Consider now the power of the modern surveillance camera when teamed up with even a moderately priced computer - it is truly awesome. It can achieve what even the East German Stasi could only dream about.
First, it can detect whether you are travelling over the speed limit. Having done that, it will cheerfully scan your number plate, identify your vehicle, communicate with the Driver and Vehicle Licensing Authority (DVLA) and police computers, and send you a nasty surprise in the post. All within seconds. The latest version can even display your car's details - and your offence - on a giant neon sign for all the world to see.
Across the Atlantic, computer research companies have succeeded in creating surveillance systems that work the same magic with human faces. The NeuroMetric System can match the images from surveillance cameras with facial images held in computer data bases. The Florida-based company has developed a system that uses a range of powerful computing technologies which can scan a crowd at the rate of 20 faces a second, 'digitise' the faces, and match the images accurately against identities in a data base.
The machine cannot be fooled by a change of facial hair, expression, or hairstyle. Three dimensional imaging technology and 'neural networks' which mimic the functions of the human brain, have made this technology hugely powerful.
Within two years, this type of machine will have the capacity to scan a data base of 50 million faces in less than a minute. It will be able to link into the system images from any closed circuit camera.
In a decade or less, this device is likely to be operating in Britain. By then, the DVLA and the police will have compiled a data base containing the digitised 'face prints' of virtually the entire population. How? Using the new photo driving licences, to be issued from 1996. When you smile for the licence camera, your features could be instantly stored in the computer.
If current trends continue, cameras on motorways will not merely scan numberplates, they will routinely peer straight into the vehicles and scan the occupants. Tens of thousands of cameras in public places, phone booths and bank cash machines will do the same.
When he brandished a prototype driving licence last week, the Secretary of State for Transport, Dr Brian Mawhinney, made clear that the new licence might well be more than just a card with a photograph. The Government was thinking about 'improving' the licence by adding a computer chip. The card could then hold considerable amounts of additional information: health data, details of criminal and driving offences - even financial information. Various government agencies had already argued that the licence should be used as a basis for social services payments, bank account verification, and health service provision. And, not surprisingly, the police had lobbied to have fingerprints included.
What the minister was describing was a 'smart card'. Such cards are capable of storing, processing and organising the equivalent of many pages of data. Fingerprints, digitised photograph, digitised signature, medical and banking records, social security details and countless other pieces of information can all be stored on the chip embedded in this card. Not merely stored, but also programmed and processed. Place the card in a reader, and the information becomes visible.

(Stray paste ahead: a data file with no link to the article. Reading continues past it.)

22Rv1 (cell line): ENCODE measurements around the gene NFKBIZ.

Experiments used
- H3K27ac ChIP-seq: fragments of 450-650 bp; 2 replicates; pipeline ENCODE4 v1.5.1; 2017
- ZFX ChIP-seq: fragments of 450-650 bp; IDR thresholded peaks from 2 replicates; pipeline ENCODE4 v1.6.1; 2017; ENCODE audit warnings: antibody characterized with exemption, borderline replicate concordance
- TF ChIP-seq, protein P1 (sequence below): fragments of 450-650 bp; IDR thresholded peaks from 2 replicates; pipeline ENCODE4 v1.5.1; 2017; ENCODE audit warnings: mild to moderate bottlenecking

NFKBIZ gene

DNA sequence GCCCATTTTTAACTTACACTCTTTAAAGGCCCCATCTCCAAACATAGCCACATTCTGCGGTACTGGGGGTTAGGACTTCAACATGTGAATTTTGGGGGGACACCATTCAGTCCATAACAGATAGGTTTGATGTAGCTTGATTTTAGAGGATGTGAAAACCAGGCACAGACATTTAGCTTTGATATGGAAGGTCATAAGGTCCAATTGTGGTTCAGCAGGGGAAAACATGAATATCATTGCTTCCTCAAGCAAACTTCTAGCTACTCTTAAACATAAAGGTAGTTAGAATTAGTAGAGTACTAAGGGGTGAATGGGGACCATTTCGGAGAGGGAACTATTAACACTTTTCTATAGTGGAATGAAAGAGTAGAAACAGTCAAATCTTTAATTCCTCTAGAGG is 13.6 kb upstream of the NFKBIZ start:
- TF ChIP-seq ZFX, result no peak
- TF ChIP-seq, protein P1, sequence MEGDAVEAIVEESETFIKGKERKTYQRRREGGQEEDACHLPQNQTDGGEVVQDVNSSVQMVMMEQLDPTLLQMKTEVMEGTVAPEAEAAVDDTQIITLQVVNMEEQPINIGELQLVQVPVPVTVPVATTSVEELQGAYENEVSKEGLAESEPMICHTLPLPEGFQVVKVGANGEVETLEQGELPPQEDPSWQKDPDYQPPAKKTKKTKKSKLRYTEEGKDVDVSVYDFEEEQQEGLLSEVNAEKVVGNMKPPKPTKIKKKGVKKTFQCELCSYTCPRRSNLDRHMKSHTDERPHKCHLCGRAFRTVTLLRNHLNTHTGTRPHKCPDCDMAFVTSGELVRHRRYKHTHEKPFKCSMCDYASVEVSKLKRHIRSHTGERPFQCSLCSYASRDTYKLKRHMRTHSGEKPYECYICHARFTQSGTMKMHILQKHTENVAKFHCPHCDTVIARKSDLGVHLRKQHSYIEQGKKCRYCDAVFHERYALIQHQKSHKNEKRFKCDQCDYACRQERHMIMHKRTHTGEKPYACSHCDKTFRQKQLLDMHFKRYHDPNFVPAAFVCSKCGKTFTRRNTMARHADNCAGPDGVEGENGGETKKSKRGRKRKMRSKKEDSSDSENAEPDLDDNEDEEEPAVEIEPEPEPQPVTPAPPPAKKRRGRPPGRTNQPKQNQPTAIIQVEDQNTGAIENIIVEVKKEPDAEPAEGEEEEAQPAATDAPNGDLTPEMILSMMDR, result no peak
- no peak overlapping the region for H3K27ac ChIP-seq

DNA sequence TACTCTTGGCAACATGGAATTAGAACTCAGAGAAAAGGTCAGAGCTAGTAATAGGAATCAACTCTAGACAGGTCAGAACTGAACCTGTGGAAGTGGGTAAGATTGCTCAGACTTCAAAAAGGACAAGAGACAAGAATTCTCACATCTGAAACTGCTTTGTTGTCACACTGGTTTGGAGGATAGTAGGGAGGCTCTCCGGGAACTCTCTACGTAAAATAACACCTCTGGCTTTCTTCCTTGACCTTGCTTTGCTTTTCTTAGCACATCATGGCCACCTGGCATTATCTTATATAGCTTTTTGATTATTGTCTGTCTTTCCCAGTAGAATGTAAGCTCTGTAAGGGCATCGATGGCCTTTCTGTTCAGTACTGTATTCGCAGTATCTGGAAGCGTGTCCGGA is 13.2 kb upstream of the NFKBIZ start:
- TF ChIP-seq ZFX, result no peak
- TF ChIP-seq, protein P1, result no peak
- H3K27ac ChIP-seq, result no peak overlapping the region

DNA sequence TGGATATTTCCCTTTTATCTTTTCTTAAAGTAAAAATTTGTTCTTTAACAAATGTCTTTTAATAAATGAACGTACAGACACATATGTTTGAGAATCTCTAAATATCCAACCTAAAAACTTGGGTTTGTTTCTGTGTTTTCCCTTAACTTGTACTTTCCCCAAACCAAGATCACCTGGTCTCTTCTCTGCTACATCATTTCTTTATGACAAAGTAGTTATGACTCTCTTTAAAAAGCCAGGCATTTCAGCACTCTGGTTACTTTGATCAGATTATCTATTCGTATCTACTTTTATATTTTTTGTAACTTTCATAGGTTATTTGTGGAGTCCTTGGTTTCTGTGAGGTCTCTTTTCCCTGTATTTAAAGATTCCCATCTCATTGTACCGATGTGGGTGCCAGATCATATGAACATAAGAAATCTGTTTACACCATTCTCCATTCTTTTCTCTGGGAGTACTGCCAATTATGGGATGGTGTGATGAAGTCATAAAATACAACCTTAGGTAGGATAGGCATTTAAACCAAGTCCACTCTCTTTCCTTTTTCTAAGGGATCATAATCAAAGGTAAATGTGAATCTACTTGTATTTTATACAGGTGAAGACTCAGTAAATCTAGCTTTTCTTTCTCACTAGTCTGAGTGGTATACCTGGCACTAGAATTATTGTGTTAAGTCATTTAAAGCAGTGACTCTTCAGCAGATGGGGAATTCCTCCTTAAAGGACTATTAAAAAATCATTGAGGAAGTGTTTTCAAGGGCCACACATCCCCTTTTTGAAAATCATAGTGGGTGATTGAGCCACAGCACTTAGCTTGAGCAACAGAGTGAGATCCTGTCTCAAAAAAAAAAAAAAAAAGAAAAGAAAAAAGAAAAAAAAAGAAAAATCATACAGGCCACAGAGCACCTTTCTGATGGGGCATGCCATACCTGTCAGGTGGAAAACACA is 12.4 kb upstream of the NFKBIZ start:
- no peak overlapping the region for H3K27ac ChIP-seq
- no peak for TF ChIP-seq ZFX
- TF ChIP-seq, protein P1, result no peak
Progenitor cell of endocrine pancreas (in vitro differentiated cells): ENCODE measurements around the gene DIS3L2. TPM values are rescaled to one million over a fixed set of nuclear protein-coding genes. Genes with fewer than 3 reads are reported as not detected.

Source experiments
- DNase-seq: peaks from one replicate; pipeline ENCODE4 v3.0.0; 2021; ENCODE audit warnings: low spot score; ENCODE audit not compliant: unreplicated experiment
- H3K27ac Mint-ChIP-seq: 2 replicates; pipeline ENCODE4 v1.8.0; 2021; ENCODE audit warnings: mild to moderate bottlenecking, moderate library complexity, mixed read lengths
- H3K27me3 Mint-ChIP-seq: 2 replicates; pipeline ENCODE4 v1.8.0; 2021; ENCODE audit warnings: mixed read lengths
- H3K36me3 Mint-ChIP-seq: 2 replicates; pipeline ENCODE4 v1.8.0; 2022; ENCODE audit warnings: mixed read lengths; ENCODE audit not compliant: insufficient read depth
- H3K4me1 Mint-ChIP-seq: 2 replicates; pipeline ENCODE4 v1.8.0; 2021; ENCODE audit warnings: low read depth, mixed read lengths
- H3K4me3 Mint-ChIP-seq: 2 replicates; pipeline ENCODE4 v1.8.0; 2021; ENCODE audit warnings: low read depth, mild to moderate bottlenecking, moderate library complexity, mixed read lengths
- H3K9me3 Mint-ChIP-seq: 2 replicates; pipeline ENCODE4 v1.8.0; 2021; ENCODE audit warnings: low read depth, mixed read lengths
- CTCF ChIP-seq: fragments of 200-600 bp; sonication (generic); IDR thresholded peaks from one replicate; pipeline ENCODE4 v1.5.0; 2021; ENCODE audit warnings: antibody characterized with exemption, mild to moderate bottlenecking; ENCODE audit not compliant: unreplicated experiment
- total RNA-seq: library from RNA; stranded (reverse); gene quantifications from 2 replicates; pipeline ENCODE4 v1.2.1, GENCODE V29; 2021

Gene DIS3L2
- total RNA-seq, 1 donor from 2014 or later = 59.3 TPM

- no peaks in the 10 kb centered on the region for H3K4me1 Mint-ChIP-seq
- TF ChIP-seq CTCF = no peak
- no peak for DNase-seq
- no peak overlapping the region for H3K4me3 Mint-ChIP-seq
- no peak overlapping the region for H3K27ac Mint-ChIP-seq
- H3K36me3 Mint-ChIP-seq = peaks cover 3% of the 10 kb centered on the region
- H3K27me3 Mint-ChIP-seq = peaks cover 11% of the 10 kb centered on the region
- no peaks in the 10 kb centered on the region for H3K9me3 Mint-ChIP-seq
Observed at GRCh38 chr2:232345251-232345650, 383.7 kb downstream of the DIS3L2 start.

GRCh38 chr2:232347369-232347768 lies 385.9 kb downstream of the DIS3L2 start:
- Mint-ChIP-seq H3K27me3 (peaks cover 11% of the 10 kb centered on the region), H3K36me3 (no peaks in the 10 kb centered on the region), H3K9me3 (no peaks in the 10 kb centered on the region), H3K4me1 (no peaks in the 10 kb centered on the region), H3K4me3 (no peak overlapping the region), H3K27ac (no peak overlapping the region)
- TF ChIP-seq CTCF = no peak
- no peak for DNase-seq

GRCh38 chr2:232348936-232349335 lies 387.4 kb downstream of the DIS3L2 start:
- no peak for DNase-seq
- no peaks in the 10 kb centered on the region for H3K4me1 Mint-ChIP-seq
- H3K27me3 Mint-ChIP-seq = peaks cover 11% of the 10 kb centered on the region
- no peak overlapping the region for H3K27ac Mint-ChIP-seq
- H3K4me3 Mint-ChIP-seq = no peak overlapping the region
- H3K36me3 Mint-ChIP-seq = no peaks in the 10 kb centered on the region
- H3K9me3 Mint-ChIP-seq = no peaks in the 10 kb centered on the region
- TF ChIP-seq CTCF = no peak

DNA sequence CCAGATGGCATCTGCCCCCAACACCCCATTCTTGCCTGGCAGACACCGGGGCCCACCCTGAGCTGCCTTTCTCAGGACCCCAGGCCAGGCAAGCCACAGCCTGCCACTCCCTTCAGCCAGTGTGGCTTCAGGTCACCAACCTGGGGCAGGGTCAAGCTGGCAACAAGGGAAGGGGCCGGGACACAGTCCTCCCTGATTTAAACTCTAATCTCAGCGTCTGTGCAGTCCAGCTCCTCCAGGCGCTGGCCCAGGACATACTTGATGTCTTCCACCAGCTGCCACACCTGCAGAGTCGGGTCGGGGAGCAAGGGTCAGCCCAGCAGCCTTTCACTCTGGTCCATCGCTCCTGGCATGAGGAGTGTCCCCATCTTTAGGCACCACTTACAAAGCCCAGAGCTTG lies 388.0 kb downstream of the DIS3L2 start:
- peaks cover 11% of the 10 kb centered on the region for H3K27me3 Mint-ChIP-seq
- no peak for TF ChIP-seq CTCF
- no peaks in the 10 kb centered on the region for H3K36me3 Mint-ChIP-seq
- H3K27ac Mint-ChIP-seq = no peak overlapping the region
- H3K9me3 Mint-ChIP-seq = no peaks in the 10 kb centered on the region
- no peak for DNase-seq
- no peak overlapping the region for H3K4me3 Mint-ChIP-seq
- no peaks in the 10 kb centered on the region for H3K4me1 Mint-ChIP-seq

On its own, this smart card may not seem so remarkable. But when connected to outside computer networks, it becomes a very powerful and extraordinary device.
To understand the true significance of Dr Mawhinney's smart card, we need to ponder one amazing fact: within 10 years, every computer on the planet will have the ability to speak to any other computer on the planet. There will be a vast web of information and technology touching every aspect of our lives. We will need to be 'recognised' by this web. We will be required to establish our credentials to move within it. The smart card proves we are who we say we are. It will be the key that allows us to move freely around the web. As more aspects of our life become dependent on computer technology, the smart card will find more and more uses.
All this may sound like paranoia. But it probably isn't. For the past five years, the British government has adopted a strategy of linking and matching its computers. In the health sector the plan is known as the Information Management and Technology Strategy. The Home Office plan to merge police computers is called the ISIT Strategy.
The process of linking and matching computers is also going on internationally. Immigration, telecommunications, social welfare and police systems are being linked. Registered travellers entering the United States can now place their hand on a computer screen for 'biometric' verification. Their identity is instantly confirmed, and the immigration computer makes an international search to determine eligibility to enter the country. Some experts are confident that this system, currently being tested at two of the airports serving New York, will be global within 15 years.
These developments might not be so worrying, if it was not that the web is being designed and constructed almost entirely behind closed doors, and almost exclusively by technicians. In proposing a new-style driving licence, Dr Mawhinney may not fully realise the might of technology. Like anyone who uses a computer, he has just hitched his wagon to its star. He may applaud or even authorise the use of the technology, but he has virtually no say in its design.
The speed of technological development is such that a comprehensive set of standards needs to be devised to ensure openness and accountability from those in power - including government ministers considering the inclusion of photographs on driving licences.
The author is visiting fellow in the law departments of Essex and Greenwich universities.